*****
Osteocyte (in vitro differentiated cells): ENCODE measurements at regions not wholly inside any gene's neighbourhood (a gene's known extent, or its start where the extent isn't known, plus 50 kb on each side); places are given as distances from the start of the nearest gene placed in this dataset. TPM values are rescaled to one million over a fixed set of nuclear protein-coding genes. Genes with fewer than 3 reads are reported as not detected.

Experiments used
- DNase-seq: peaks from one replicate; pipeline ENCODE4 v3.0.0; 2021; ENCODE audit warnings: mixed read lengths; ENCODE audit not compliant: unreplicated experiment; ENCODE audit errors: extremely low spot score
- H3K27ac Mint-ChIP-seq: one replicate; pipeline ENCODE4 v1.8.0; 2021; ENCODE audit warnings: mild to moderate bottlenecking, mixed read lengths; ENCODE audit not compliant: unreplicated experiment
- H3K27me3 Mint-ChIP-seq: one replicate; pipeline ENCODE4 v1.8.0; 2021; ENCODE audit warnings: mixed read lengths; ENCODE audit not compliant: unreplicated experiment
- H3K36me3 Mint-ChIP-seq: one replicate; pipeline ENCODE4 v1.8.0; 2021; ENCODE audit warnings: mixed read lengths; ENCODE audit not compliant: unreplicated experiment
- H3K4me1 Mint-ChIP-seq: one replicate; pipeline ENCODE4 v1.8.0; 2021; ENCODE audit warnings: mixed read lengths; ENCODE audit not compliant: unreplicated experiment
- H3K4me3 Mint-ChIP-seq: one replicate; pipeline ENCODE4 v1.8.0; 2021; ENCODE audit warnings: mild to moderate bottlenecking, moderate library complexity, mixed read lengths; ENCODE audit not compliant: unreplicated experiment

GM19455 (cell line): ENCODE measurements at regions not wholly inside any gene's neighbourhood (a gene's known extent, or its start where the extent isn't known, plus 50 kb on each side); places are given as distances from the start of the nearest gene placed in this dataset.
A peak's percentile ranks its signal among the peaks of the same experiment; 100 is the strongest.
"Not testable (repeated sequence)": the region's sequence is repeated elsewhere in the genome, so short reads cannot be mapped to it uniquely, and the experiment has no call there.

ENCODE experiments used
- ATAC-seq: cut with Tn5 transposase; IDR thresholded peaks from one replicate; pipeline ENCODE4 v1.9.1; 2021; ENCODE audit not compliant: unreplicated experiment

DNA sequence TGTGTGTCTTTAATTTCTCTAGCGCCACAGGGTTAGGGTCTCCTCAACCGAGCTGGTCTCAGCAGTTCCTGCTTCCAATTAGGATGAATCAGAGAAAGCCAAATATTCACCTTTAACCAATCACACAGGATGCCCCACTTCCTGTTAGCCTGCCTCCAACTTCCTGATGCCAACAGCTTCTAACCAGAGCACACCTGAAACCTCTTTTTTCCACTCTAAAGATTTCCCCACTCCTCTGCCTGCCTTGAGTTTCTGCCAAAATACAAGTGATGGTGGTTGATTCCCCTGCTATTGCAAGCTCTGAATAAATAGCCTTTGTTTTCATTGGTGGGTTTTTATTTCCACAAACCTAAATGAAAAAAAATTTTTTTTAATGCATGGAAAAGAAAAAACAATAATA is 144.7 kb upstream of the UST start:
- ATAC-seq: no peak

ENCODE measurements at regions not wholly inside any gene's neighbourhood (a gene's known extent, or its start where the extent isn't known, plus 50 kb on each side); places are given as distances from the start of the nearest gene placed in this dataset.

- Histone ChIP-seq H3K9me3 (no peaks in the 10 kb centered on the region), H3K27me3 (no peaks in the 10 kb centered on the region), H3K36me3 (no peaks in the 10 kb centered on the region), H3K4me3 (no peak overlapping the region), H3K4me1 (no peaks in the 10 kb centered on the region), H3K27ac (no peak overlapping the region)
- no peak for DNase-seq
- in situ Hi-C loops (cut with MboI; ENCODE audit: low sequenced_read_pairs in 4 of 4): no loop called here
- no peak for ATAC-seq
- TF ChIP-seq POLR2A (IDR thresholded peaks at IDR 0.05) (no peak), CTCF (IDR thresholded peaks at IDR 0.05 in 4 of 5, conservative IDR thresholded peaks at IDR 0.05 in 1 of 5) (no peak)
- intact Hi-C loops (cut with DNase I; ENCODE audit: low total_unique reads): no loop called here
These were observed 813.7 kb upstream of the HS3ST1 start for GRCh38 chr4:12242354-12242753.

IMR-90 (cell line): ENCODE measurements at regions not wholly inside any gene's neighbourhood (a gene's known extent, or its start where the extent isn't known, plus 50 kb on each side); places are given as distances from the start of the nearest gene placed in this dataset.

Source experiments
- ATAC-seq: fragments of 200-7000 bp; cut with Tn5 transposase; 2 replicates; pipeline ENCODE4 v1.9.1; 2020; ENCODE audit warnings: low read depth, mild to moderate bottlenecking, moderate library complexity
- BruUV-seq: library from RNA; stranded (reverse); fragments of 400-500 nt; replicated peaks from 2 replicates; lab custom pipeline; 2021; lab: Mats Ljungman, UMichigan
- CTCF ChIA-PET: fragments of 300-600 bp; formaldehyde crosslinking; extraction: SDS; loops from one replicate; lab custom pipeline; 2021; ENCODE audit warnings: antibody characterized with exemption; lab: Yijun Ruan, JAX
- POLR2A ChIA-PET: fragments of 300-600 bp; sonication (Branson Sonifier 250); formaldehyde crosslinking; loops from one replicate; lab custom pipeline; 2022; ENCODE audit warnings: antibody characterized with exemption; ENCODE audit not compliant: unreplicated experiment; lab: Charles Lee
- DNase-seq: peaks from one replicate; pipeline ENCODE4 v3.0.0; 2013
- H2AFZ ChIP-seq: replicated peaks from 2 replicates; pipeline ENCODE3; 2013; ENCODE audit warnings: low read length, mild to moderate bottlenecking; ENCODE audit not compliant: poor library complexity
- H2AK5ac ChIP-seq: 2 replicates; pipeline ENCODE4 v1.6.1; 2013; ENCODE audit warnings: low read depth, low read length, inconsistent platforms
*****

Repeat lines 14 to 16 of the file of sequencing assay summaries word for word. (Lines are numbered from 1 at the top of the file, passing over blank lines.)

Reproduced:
DNA sequence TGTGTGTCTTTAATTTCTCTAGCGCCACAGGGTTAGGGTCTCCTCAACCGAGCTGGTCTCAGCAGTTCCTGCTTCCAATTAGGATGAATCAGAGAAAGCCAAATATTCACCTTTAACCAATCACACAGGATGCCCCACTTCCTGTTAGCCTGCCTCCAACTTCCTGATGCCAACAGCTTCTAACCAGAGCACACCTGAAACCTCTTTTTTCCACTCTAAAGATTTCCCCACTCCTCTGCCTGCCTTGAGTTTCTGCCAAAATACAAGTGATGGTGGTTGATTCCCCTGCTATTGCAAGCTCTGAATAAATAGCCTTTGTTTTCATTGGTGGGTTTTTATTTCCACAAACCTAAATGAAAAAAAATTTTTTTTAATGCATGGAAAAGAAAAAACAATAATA is 144.7 kb upstream of the UST start:
- ATAC-seq: no peak

ENCODE measurements at regions not wholly inside any gene's neighbourhood (a gene's known extent, or its start where the extent isn't known, plus 50 kb on each side); places are given as distances from the start of the nearest gene placed in this dataset.